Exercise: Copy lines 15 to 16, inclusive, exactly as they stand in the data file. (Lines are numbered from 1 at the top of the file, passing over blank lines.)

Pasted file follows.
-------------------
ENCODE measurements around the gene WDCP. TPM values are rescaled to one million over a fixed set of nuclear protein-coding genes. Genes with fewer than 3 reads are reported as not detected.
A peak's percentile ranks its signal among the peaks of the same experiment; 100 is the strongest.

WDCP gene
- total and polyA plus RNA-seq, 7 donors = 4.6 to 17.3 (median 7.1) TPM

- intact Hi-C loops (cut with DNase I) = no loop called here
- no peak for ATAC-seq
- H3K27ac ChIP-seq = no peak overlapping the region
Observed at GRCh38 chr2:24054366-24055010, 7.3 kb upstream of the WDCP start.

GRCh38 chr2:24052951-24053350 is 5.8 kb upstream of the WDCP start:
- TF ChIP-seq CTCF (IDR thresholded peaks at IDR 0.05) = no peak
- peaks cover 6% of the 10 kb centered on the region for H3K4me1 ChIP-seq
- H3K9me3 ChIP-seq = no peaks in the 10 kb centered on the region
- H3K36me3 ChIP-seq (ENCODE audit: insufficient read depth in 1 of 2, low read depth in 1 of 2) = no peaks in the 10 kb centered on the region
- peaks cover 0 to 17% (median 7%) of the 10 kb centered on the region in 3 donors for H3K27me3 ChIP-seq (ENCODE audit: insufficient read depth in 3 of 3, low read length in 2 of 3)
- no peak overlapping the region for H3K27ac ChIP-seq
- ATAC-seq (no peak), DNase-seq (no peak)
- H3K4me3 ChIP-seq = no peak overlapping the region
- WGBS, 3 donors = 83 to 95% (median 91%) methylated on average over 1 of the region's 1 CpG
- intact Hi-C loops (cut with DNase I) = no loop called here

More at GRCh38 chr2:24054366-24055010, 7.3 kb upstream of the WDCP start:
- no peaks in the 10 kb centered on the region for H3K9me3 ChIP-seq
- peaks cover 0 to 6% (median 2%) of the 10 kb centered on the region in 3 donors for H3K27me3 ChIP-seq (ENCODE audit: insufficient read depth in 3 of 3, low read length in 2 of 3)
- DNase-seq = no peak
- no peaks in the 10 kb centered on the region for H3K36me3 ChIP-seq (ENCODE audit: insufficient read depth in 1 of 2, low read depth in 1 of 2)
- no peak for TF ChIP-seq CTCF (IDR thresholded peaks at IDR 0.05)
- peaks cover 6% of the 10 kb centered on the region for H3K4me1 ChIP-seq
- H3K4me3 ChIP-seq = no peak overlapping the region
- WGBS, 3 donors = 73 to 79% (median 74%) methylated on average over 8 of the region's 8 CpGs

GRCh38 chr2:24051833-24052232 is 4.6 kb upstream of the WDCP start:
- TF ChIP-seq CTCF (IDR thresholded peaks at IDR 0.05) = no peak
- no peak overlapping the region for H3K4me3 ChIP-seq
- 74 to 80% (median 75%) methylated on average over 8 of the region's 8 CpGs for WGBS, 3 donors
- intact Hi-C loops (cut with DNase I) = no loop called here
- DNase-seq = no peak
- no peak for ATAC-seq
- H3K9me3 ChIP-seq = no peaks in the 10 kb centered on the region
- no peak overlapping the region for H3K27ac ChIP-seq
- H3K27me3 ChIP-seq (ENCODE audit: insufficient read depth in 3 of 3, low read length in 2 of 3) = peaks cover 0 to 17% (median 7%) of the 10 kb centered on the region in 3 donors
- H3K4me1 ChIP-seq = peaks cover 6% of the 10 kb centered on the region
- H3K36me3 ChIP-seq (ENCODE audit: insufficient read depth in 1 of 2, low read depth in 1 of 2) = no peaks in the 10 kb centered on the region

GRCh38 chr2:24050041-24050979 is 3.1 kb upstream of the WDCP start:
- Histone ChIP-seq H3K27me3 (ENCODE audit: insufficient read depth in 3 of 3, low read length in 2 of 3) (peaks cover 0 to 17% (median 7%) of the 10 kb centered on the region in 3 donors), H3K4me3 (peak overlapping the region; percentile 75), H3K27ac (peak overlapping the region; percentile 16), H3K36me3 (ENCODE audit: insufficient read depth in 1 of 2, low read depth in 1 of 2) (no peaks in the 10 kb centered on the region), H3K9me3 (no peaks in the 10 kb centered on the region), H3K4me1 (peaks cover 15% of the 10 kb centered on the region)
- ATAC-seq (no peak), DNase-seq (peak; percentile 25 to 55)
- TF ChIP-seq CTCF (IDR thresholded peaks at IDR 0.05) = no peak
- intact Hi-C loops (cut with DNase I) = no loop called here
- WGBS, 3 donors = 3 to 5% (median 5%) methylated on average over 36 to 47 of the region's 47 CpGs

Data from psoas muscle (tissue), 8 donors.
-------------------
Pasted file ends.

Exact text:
- no peak overlapping the region for H3K27ac ChIP-seq
- ATAC-seq (no peak), DNase-seq (no peak)